Objective:The aim of this experiential review is to explore the state of the art of the literature regarding the evaluation tools available for assessment of patient motivation and satisfaction during technology-assisted rehabilitation (robot rehabilitation, virtual reality rehabilitation, and serious games rehabilitation). Materials and Methods:A systematic search of the peer-reviewed literature published from January 1990 to August 2019 was conducted. The protocol for this review was registered in PROSPERO and carried out in accordance with the PRISMA recommendations. Results:The search of PubMed, PsycINFO, Scopus, and Web of Science databases identified a total of 333 records. After adjusting for duplicates and other inclusion criteria, 69 studies were selected for inclusion in the review. We found that authors used a wide range of dedicated questionnaires and, in about 50% of studies, a few validated tools to assess motivation and satisfaction during technology-assisted rehabilitation. The instruments most used were the Intrinsic Motivation Inventory (IMI), Quebec User Evaluation of Satisfaction with Assistive Technology (QUEST 2.0), and the Usefulness, Satisfaction, and Ease of use (USE) scale. Motivation and satisfaction were generally portrayed as multidimensional concepts; overall, 29 domains were assessed by 9 different tools. Conclusion:The tools used in the current literature to assess patient motivation and satisfaction during technology-assisted rehabilitation are quite variegated, but we would recommend use of the IMI and USE questionnaires based on their widespread diffusion. However, the choice of domains explored and number of items calls for harmonization. Ideally, this should be a joint task for the whole scientific community.

Evaluation of Patient Motivation and Satisfaction During Technology-Assisted Rehabilitation: An Experiential Review

Monardo, Giulia;Pavese, Chiara;Giorgi, Ines;
2020

Abstract

Objective:The aim of this experiential review is to explore the state of the art of the literature regarding the evaluation tools available for assessment of patient motivation and satisfaction during technology-assisted rehabilitation (robot rehabilitation, virtual reality rehabilitation, and serious games rehabilitation). Materials and Methods:A systematic search of the peer-reviewed literature published from January 1990 to August 2019 was conducted. The protocol for this review was registered in PROSPERO and carried out in accordance with the PRISMA recommendations. Results:The search of PubMed, PsycINFO, Scopus, and Web of Science databases identified a total of 333 records. After adjusting for duplicates and other inclusion criteria, 69 studies were selected for inclusion in the review. We found that authors used a wide range of dedicated questionnaires and, in about 50% of studies, a few validated tools to assess motivation and satisfaction during technology-assisted rehabilitation. The instruments most used were the Intrinsic Motivation Inventory (IMI), Quebec User Evaluation of Satisfaction with Assistive Technology (QUEST 2.0), and the Usefulness, Satisfaction, and Ease of use (USE) scale. Motivation and satisfaction were generally portrayed as multidimensional concepts; overall, 29 domains were assessed by 9 different tools. Conclusion:The tools used in the current literature to assess patient motivation and satisfaction during technology-assisted rehabilitation are quite variegated, but we would recommend use of the IMI and USE questionnaires based on their widespread diffusion. However, the choice of domains explored and number of items calls for harmonization. Ideally, this should be a joint task for the whole scientific community.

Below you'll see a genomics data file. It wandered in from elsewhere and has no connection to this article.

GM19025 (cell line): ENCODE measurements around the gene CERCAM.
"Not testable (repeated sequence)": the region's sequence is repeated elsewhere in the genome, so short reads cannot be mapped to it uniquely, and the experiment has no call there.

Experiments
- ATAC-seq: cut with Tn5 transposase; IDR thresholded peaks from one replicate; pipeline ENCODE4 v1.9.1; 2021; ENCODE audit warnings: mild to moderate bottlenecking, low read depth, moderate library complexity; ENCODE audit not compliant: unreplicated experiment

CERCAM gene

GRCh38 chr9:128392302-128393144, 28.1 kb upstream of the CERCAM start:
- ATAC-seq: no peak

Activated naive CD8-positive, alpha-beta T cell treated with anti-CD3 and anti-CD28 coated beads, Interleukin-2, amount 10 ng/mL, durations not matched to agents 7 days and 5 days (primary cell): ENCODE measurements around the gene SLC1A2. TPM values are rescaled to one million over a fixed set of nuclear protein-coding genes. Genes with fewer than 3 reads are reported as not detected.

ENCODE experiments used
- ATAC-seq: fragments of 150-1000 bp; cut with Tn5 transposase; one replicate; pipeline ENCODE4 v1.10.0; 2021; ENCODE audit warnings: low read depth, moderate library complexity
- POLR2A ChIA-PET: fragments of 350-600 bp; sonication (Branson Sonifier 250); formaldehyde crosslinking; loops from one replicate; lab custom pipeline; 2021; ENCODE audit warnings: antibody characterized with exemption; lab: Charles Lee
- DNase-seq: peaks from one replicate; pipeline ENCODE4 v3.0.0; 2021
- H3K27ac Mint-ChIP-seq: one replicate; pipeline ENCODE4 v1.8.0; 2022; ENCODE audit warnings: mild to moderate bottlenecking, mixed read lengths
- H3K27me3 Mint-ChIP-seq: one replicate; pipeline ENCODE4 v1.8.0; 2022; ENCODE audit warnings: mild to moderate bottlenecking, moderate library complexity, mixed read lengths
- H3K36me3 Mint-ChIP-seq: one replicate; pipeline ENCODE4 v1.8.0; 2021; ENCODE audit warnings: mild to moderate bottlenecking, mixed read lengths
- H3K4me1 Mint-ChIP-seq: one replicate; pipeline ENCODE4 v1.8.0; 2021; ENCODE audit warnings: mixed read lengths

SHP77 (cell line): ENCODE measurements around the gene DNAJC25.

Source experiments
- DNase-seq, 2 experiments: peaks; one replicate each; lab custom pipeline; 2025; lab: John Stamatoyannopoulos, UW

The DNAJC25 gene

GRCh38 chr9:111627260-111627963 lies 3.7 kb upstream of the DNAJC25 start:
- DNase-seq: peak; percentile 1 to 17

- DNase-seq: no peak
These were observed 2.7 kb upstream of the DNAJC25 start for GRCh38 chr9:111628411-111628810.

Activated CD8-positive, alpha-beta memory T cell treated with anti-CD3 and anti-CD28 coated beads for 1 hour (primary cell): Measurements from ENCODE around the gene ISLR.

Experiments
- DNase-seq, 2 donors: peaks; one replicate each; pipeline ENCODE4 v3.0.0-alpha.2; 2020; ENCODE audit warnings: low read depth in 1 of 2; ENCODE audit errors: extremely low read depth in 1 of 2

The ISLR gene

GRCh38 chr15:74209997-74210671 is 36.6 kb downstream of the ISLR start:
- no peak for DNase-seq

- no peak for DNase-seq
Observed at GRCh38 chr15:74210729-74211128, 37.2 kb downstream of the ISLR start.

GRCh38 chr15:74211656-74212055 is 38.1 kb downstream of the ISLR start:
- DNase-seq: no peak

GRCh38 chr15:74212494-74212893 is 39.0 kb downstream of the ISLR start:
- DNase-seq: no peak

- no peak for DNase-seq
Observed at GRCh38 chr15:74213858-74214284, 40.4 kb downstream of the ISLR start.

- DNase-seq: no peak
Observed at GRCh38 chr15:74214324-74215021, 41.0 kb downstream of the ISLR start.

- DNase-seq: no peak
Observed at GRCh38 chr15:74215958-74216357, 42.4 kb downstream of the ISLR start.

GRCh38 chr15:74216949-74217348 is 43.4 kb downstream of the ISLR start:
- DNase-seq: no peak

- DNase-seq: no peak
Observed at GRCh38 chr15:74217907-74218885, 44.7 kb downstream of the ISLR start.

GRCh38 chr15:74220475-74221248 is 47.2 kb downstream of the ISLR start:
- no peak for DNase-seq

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Utilizza questo identificativo per citare o creare un link a questo documento: http://hdl.handle.net/11571/1350336
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